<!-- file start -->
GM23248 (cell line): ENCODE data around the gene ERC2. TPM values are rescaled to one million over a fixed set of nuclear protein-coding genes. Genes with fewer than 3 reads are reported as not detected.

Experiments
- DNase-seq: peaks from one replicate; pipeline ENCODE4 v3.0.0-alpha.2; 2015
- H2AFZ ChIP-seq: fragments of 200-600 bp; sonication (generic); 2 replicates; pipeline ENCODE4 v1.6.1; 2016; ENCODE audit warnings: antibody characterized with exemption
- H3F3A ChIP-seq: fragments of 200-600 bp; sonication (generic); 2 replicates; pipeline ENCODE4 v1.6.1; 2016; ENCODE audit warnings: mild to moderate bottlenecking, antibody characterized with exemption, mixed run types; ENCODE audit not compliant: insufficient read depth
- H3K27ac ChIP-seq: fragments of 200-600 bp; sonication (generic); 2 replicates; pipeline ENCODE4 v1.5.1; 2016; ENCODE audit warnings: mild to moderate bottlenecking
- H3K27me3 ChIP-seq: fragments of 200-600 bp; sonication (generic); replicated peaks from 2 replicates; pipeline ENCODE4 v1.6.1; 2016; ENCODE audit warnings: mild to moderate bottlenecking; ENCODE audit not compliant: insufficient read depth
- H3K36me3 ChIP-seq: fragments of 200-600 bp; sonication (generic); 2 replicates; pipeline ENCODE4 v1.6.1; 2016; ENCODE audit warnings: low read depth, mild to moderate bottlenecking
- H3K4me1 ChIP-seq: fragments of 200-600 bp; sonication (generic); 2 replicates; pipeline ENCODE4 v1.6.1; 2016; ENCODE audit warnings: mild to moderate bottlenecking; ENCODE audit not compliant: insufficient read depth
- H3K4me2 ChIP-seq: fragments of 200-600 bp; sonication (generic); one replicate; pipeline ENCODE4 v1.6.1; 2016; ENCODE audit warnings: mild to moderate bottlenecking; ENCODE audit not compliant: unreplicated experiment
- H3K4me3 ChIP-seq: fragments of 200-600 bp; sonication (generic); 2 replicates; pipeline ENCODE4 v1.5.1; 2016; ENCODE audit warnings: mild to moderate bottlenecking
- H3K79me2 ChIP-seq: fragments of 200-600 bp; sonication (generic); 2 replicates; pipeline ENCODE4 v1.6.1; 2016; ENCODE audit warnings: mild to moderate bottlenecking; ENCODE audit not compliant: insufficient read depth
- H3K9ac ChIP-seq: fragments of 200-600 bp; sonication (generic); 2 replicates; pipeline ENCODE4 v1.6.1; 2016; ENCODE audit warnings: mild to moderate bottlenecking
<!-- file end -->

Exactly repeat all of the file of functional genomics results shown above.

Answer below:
GM23248 (cell line): ENCODE data around the gene ERC2. TPM values are rescaled to one million over a fixed set of nuclear protein-coding genes. Genes with fewer than 3 reads are reported as not detected.

Experiments
- DNase-seq: peaks from one replicate; pipeline ENCODE4 v3.0.0-alpha.2; 2015
- H2AFZ ChIP-seq: fragments of 200-600 bp; sonication (generic); 2 replicates; pipeline ENCODE4 v1.6.1; 2016; ENCODE audit warnings: antibody characterized with exemption
- H3F3A ChIP-seq: fragments of 200-600 bp; sonication (generic); 2 replicates; pipeline ENCODE4 v1.6.1; 2016; ENCODE audit warnings: mild to moderate bottlenecking, antibody characterized with exemption, mixed run types; ENCODE audit not compliant: insufficient read depth
- H3K27ac ChIP-seq: fragments of 200-600 bp; sonication (generic); 2 replicates; pipeline ENCODE4 v1.5.1; 2016; ENCODE audit warnings: mild to moderate bottlenecking
- H3K27me3 ChIP-seq: fragments of 200-600 bp; sonication (generic); replicated peaks from 2 replicates; pipeline ENCODE4 v1.6.1; 2016; ENCODE audit warnings: mild to moderate bottlenecking; ENCODE audit not compliant: insufficient read depth
- H3K36me3 ChIP-seq: fragments of 200-600 bp; sonication (generic); 2 replicates; pipeline ENCODE4 v1.6.1; 2016; ENCODE audit warnings: low read depth, mild to moderate bottlenecking
- H3K4me1 ChIP-seq: fragments of 200-600 bp; sonication (generic); 2 replicates; pipeline ENCODE4 v1.6.1; 2016; ENCODE audit warnings: mild to moderate bottlenecking; ENCODE audit not compliant: insufficient read depth
- H3K4me2 ChIP-seq: fragments of 200-600 bp; sonication (generic); one replicate; pipeline ENCODE4 v1.6.1; 2016; ENCODE audit warnings: mild to moderate bottlenecking; ENCODE audit not compliant: unreplicated experiment
- H3K4me3 ChIP-seq: fragments of 200-600 bp; sonication (generic); 2 replicates; pipeline ENCODE4 v1.5.1; 2016; ENCODE audit warnings: mild to moderate bottlenecking
- H3K79me2 ChIP-seq: fragments of 200-600 bp; sonication (generic); 2 replicates; pipeline ENCODE4 v1.6.1; 2016; ENCODE audit warnings: mild to moderate bottlenecking; ENCODE audit not compliant: insufficient read depth
- H3K9ac ChIP-seq: fragments of 200-600 bp; sonication (generic); 2 replicates; pipeline ENCODE4 v1.6.1; 2016; ENCODE audit warnings: mild to moderate bottlenecking